Vang Pao meanwhile was increasingly demanding US air cover for his outgunned forces in their battles with the North Vietnamese. He was “much more powerful than any Hmong leader had every been.” Lair, however, worried that an expanded war would lead to a losing war. But Lyndon Johnson’s top aides overruled Lair and Air America pilots started bombing and strafing. Shackley, the new CIA station chief in Vientiane after 1966, was the opposite of Lair. He was the kind of operative “who could move from country to country, never becoming too personally involved in any one place.” He would never “go native.” He saw the air war as a way of draining North Vietnamese forces from the war next door in Vietnam. Under Shackley’s leadership, the Hmong would “take the war to the North Vietnamese army.” Hmong elders, however, worried that “many young Hmong men were being sucked into battle.” But Vang Pao expanded training of young Hmong for his ambitious plans to expand the scale of fighting. North Vietnam was being forced to send more troops against him. A Laotian “Dien Bien Phu” shaped up in the northern town of Nam Bac, surrounded by mountains. Lair warned it was a trap, and was ignored. One of North Vietnam’s toughest divisions attacked the town and its 7,000 defenders. The latter were shelled mercilessly from the surrounding mountains. Between the thousands fleeing and thousands more killed, Nam Bac became a rout. Lair was increasingly isolated and shunted aside by the Shackleys. The CIA’s war in Laos was now the agency’s biggest, costing $300 million a year. Lair did not have the stuff of a whistleblower and simply decided to leave Laos. Even then, his departure was marked by the same ceremony, led by Vang Pao, whereby he had been initiated into the Hmong years before.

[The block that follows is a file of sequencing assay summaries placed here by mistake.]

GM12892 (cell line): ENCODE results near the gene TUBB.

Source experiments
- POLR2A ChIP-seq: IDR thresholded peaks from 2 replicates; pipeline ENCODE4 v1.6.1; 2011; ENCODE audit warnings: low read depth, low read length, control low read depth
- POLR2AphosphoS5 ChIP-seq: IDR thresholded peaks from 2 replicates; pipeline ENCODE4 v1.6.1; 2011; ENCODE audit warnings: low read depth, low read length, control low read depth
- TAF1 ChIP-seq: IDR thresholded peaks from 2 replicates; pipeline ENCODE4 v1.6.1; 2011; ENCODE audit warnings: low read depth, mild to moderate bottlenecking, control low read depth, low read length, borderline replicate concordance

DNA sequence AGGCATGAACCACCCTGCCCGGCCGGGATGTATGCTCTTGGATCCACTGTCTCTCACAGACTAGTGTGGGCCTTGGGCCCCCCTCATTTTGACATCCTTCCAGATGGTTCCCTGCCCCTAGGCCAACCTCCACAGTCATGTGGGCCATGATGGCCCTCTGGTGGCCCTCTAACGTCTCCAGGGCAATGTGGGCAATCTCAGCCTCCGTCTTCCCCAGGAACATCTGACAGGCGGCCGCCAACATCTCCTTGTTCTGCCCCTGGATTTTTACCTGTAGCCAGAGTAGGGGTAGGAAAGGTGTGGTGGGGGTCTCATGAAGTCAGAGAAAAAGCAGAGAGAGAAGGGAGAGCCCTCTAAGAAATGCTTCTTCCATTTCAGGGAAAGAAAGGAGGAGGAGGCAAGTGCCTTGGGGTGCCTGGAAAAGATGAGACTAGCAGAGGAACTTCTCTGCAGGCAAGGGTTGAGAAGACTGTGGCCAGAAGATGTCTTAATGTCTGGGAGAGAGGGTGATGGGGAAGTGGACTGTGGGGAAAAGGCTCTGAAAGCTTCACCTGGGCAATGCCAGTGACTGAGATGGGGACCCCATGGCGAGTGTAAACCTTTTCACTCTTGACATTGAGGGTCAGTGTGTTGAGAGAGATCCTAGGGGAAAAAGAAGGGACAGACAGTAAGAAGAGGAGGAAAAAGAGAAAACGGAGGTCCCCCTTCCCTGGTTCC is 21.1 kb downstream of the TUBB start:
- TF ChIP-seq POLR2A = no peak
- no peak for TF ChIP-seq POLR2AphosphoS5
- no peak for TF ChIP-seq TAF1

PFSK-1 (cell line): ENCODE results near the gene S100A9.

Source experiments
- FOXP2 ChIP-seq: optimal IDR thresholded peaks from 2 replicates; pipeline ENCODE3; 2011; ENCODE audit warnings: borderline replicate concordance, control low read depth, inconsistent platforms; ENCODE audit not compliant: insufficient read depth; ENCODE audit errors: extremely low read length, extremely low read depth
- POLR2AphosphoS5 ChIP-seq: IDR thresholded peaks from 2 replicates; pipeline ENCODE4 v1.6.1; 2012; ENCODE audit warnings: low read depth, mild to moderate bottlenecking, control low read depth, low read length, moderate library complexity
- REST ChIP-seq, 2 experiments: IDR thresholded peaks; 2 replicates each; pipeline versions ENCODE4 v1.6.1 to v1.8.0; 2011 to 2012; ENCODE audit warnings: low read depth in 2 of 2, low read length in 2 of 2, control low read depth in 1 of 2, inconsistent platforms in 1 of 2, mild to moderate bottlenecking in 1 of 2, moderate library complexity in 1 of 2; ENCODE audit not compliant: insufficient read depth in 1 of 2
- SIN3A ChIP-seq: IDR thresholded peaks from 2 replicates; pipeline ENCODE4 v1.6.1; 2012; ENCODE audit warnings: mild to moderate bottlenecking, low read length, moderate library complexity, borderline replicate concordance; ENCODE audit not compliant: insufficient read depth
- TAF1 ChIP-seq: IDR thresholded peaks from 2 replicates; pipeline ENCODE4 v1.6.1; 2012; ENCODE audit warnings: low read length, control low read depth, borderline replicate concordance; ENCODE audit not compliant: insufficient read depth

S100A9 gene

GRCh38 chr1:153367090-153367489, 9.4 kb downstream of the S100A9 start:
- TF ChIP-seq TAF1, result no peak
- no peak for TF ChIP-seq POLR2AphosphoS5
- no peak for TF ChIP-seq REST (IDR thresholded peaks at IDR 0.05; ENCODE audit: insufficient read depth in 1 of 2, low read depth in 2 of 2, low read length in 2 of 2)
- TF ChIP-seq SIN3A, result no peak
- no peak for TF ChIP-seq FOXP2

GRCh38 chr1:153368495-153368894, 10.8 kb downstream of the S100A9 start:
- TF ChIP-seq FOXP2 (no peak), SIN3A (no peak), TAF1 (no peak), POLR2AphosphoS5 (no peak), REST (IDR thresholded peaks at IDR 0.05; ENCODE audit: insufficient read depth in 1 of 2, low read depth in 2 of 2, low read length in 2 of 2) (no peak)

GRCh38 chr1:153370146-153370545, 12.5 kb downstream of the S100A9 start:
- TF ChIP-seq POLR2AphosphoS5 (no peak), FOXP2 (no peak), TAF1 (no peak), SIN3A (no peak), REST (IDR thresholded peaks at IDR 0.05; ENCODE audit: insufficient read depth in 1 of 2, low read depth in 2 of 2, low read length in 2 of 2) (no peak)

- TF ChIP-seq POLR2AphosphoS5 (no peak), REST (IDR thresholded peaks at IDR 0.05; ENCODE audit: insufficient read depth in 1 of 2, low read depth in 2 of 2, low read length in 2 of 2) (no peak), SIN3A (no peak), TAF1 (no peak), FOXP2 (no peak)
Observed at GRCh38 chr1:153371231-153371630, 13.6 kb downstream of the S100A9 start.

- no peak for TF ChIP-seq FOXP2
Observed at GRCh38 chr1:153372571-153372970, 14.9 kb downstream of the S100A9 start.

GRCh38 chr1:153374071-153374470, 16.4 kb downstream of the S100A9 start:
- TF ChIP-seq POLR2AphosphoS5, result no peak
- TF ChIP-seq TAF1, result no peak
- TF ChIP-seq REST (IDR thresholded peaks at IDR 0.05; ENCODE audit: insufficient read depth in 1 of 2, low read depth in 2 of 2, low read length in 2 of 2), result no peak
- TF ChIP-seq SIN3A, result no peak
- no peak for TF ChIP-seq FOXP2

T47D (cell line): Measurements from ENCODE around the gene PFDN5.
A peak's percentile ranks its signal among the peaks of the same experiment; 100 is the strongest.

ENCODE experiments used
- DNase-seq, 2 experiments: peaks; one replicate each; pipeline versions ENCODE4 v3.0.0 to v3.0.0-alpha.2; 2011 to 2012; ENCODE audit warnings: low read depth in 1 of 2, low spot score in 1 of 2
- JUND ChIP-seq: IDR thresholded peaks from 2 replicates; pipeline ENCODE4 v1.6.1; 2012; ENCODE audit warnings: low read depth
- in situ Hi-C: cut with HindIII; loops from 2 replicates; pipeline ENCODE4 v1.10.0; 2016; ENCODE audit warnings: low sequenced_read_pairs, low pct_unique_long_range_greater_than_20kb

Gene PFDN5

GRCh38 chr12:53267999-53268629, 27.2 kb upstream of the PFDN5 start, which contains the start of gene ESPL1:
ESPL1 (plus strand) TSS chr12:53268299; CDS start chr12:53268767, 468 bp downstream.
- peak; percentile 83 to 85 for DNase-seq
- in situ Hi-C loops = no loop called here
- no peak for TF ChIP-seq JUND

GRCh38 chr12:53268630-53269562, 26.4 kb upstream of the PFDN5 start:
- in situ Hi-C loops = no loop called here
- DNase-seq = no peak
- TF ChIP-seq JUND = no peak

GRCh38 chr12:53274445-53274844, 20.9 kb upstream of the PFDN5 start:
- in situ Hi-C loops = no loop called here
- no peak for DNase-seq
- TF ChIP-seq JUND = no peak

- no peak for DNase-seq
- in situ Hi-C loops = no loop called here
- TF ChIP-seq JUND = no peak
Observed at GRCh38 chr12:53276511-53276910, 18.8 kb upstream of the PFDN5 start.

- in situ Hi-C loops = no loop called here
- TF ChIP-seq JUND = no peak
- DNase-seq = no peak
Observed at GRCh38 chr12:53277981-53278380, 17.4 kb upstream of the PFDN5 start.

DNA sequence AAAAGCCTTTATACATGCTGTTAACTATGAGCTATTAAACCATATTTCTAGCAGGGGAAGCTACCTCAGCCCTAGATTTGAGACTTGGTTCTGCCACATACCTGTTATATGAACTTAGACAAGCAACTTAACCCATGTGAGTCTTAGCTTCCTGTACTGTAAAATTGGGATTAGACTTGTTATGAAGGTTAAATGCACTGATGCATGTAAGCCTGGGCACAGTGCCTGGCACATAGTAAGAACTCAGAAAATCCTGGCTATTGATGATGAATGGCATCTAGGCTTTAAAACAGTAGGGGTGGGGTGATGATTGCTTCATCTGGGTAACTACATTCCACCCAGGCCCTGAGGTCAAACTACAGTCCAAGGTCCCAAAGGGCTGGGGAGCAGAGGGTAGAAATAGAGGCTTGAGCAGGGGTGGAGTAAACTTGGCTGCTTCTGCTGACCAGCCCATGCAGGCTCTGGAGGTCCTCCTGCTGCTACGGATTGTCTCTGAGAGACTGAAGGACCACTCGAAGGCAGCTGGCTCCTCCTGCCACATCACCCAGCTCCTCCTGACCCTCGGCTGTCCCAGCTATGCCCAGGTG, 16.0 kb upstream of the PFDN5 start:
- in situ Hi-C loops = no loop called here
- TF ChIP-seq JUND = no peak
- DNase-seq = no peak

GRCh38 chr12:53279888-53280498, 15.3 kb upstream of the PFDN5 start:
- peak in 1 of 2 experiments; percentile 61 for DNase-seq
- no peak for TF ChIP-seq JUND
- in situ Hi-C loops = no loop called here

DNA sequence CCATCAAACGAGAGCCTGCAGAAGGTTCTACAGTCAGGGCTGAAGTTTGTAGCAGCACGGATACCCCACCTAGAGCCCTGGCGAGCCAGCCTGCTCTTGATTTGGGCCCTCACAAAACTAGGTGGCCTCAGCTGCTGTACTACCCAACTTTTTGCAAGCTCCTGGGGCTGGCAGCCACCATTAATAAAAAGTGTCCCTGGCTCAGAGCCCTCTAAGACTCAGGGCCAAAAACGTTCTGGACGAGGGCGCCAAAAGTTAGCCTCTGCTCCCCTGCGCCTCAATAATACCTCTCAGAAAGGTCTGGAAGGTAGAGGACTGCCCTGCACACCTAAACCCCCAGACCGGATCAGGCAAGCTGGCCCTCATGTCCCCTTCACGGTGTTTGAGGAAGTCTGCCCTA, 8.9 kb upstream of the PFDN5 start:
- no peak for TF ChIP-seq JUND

After a similar debacle at the mountain-top tracking station of Phou Pah Thi, Vang Pao decided he needed a big victory to reverse the tide. This ambition meshed with the desire of the new Nixon administration to expand the bombing, regardless of its dubious efficacy. To this end, Tony Poe pulled together various hill tribes into a force of 6,000 men by 1969, a force by his own estimate of doubtful utility, while Vang Pao’s own forces were hemorrhaging demoralized troops. He launched a go-for-broke attack on the North Vietnamese on the Plain of Jars, backed by a massive US air campaign, with 3,000 sorties a day. Helped by an unusually wet rainy season that slowed the North Vietnamese retreat, “it was Vang Pao’s biggest win.” For civilians, it was a dubious win, as only 9,000 of the 150,000 people living there remained at the end, the others being either killed, wounded or having fled. And only a few months later, in early 1970, North Vietnamese army divisions retook the Plain of Jars. The Nixon administration, true to form, retaliated with a further escalation of the bombing. Many of the total 580,000 bombs dropped on Laos by 1973 were antipersonnel bombs which burrow into the ground and continue to kill and maim to this day. By the fall of 1969, it was becoming more and more difficult to deny the extent of American involvement in Laos. Bill Sullivan was the skillful point man in denying or downplaying this involvement before Congress. Hmong forces were thinning under the impact of the bombing, as was the popular support for the United States in the Laotian population generally. Vang Pao’s forces melted away along with that broader support. Some were defecting to the communist side.